It’s also important to note that gold can function as a replacement for cash or securities such as treasury bonds without sacrificing liquidity. Gold is a highly liquid asset, which we’d guess is more likely to stay liquid even in the worst of downturns. Treasuries and even cash in a fractional reserve banking world are not assets, but rather claims or promises to pay and ultimately somebody else’s debt. In a crisis, we’d rather hold an asset than a promise to pay.

Adding gold to a portfolio

Investors can get exposure to gold through ETFs such as the SPDR Gold Trust (NYSEARCA:GLD), which is the world's largest gold ETF. But some investors may be skeptical of "paper gold" investments such as ETFs as they may not protect against an unstable monetary system. Swiss or other European investors might find some comfort in opting for the Aberdeen Standard Physical Gold Shares ETF (NYSEARCA:SGOL), which stores its physical gold in Switzerland, but the ultimate solution for most will be physical gold. We complement our physical gold holdings with some related and high quality mining or streaming companies such as Franco-Nevada (FNV), which we have published on in the past.

Conclusion – Gold is the new fixed income

For many investors, fixed income no longer provides a superior yield versus gold. As the opportunity cost of owning gold has vanished, investors may want to consider gold as a viable alternative to bonds in a balanced portfolio. The argument for gold is strengthened by its competitiveness with fixed income as an equity hedge in times of significant stock price drops, as well as its protection against inflation and default.

Attractive bond yields and the hedging relationship of bond and equity returns in times of trouble have long been the bedrock of asset allocation strategies, with many financial advisors never having experienced anything else. Breaking with accepted norms, even when supported by clear logic, is tough, and the consequence is a reluctance to remove substantial fixed income weightings from portfolios in favor of gold. We fear that many investors may be shocked if current monetary experiments cause equities and fixed income to drop significantly in tandem.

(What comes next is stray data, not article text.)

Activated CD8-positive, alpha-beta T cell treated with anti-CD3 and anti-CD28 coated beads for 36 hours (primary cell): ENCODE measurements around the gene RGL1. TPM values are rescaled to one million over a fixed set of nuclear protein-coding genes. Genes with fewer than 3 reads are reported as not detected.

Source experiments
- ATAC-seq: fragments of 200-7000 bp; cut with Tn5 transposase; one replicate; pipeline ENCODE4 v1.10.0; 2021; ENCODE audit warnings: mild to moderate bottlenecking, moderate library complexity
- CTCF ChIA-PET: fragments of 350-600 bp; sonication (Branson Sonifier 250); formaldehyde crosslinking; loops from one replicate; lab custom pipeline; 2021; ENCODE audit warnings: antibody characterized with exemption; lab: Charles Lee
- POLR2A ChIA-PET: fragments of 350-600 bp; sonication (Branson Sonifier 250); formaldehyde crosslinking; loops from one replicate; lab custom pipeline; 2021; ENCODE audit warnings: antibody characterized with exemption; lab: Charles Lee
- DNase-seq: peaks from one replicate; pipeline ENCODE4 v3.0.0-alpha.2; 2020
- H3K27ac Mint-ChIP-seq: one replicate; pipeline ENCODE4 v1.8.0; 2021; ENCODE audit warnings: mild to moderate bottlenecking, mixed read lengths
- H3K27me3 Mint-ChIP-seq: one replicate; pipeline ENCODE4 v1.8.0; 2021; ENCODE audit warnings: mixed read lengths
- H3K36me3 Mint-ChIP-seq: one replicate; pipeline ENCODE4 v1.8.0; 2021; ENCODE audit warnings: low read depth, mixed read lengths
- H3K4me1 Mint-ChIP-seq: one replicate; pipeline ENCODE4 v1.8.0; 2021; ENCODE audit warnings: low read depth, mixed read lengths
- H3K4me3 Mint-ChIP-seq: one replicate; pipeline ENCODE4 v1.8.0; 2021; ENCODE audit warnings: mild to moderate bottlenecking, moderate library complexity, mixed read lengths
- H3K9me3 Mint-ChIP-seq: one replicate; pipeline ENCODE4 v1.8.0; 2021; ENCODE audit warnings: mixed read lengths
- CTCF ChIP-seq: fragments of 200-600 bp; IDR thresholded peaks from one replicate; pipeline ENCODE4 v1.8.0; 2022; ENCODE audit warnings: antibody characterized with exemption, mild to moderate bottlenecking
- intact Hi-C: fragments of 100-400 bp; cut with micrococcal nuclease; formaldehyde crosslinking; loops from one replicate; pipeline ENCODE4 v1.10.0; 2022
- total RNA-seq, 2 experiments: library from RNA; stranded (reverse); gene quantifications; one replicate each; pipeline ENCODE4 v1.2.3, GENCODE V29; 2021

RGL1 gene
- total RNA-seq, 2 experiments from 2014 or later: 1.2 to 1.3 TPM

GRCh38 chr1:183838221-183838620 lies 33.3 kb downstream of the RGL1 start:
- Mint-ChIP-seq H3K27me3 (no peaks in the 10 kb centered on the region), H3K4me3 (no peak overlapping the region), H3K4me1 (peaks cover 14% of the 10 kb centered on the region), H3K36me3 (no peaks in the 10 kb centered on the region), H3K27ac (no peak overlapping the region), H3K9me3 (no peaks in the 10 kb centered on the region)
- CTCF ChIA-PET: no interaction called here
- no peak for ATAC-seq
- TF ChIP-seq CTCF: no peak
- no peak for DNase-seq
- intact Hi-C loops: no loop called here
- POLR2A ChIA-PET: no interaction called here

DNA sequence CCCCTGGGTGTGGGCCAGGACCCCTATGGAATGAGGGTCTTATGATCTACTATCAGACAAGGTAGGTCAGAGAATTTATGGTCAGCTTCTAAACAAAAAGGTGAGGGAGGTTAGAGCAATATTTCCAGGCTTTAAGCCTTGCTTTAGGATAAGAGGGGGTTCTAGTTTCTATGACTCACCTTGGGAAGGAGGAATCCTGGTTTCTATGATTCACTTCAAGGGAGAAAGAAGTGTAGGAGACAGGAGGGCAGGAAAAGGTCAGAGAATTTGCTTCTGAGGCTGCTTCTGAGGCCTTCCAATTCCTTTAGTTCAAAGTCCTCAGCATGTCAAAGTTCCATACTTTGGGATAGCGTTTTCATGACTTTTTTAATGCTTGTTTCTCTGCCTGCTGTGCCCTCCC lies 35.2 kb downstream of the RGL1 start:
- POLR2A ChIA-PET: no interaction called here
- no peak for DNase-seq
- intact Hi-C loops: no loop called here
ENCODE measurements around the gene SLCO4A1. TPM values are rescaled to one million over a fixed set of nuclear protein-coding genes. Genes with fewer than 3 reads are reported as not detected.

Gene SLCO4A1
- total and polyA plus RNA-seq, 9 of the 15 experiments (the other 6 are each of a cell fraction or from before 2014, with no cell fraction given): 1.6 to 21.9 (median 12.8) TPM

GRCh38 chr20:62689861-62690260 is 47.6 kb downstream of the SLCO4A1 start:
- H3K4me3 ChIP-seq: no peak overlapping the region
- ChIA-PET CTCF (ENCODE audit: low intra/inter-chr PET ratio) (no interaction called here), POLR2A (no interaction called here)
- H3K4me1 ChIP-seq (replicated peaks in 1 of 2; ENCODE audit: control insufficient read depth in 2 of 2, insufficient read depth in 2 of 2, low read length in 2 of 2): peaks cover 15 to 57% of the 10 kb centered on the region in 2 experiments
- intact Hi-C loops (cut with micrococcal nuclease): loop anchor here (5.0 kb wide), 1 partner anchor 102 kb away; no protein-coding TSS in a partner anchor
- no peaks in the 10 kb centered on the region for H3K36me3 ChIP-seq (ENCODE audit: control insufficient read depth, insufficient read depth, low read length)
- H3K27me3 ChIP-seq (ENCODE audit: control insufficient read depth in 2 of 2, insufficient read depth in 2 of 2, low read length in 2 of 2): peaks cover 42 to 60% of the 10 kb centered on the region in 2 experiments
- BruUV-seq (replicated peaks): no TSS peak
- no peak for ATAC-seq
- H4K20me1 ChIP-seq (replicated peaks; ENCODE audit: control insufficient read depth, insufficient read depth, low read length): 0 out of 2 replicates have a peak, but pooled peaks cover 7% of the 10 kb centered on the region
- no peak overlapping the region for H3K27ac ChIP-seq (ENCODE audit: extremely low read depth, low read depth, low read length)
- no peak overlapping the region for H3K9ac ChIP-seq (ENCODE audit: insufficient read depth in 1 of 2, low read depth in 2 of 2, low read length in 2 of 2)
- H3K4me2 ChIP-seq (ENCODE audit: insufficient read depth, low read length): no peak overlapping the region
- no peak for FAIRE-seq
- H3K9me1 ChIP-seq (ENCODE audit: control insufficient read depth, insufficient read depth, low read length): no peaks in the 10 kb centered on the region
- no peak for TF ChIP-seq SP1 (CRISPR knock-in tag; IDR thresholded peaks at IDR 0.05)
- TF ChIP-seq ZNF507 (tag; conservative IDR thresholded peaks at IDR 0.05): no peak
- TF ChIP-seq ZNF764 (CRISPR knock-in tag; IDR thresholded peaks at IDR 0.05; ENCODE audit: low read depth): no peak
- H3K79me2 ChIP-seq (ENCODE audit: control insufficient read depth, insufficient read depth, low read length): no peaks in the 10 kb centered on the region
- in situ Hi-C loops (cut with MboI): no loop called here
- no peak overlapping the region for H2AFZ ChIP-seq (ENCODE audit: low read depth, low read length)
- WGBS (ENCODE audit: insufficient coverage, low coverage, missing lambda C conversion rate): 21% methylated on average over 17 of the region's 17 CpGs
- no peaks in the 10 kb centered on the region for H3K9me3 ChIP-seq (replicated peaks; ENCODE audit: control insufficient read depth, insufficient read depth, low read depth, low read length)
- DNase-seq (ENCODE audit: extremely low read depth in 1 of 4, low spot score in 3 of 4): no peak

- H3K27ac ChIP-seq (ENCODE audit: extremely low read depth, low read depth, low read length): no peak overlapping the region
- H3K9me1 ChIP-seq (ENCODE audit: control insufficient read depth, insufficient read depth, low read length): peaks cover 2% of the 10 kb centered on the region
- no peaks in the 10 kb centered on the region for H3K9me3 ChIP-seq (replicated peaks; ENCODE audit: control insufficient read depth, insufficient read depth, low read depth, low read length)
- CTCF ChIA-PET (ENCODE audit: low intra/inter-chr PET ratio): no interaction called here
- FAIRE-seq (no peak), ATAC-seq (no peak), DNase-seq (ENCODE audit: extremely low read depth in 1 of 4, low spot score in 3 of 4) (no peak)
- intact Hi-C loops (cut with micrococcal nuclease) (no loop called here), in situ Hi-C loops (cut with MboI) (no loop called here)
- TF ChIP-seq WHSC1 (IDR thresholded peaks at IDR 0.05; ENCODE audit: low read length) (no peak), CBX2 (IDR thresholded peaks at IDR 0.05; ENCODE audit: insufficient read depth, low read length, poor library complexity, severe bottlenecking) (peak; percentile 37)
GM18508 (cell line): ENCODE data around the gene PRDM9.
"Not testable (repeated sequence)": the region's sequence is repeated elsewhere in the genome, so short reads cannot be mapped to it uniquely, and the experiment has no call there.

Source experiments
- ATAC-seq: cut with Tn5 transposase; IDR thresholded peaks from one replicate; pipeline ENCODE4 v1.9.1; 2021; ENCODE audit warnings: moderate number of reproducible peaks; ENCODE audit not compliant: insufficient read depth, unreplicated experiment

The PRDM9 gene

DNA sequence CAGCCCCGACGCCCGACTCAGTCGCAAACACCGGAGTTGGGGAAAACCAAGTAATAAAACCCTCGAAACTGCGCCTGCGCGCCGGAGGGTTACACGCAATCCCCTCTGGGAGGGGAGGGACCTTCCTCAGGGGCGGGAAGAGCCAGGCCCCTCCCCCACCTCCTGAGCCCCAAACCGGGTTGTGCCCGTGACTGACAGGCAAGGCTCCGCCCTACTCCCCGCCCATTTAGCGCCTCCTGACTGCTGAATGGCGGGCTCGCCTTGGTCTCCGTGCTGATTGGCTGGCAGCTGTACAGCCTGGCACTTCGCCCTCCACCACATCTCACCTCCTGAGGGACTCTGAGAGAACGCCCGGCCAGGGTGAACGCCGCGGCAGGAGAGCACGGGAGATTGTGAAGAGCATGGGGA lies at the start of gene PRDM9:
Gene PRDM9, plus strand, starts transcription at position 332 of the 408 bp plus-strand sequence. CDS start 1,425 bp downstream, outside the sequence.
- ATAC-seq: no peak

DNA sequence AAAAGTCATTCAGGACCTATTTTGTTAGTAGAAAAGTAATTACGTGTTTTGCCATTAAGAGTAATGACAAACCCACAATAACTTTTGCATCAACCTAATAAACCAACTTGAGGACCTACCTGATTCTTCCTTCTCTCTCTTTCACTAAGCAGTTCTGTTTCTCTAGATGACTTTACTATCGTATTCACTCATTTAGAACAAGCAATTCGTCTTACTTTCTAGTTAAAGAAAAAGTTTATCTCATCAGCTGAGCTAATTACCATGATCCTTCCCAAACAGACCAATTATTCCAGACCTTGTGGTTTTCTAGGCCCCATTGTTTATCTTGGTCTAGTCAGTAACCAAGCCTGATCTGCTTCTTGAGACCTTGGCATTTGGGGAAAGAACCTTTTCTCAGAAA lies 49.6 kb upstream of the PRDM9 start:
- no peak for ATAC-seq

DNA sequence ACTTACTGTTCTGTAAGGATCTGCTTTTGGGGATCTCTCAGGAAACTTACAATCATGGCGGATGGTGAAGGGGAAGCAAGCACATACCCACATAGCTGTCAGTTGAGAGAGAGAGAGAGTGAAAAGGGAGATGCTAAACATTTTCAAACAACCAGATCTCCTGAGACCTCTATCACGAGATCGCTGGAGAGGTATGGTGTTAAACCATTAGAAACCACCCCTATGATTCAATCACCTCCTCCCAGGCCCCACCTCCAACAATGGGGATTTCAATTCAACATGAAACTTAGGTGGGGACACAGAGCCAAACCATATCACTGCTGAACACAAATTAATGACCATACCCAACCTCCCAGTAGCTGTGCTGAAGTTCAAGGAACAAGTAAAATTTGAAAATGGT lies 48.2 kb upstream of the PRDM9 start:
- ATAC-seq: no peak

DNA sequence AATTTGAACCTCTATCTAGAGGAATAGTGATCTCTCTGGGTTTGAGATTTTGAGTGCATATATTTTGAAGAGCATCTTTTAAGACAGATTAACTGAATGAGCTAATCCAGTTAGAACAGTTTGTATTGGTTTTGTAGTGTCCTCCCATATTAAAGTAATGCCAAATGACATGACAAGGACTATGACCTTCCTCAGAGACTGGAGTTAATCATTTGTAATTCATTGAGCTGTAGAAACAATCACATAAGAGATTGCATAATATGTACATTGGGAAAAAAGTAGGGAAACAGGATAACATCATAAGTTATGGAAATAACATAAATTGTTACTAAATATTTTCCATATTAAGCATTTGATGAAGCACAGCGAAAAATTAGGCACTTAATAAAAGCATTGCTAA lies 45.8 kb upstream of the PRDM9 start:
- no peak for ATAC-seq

A quote from Fasanara Capital effectively summarizes the situation:

Bonds as an asset class are in an existential crisis. But, if bonds are not bonds, it also means that a lot of ‘balanced portfolios’ out there – incidentally representing the bulk of asset allocation globally – are no longer ‘balanced portfolios’, but rather ‘long-only equity portfolios’, with some ‘cash’ to the side. Except the ‘cash’ is fake-cash, insofar as it can lose money too, and is likely to do so at some point down the road upon resurgence of inflation, default risk or confidence crisis. This is one big unintended consequence of negative rates for global asset allocation and the institutionalized Asset Management industry as we know it. Reluctantly when not unawarely, a lot of institutional investors the world over, mandated with low volatility safe allocation targets and typically expressing it through mostly-fixed-income portfolios, find themselves instead to be ‘long only equity’ managers, de facto.

The logical solution for many investors may be to replace the majority of fixed income with gold, even if that means allocations of 30% or more. Skeptics of such sizable gold positions might find comfort in the words of respected long-term investors such as Anthony Deden and Grant Williams, both of whom have dedicated over a third of their capital to the asset.

This article was written by

Oyat profile picture
1.92K Followers
We are a Swiss-based family office focused on managing our own capital, as well as helping other families and individuals meet their financial goals.Our principal goal is the long-term preservation and appreciation of capital in real terms. We are active across asset classes, including private and public equities, fixed income securities, real estate, precious metals, as well as alternative investments. Our background and specialization is in global equities. Our investment process focuses on owning competitively-advantaged companies at reasonable prices.We also like to engage with the Seeking Alpha community to share our opinions and hear other viewpoints.

Disclosure: I am/we are long FNV, PHYSICAL GOLD. I wrote this article myself, and it expresses my own opinions. I am not receiving compensation for it (other than from Seeking Alpha). I have no business relationship with any company whose stock is mentioned in this article.

Additional disclosure: The information enclosed in this article is deemed to be accurate and reliable, but is not guaranteed to or by the author. This article does not constitute investment advice.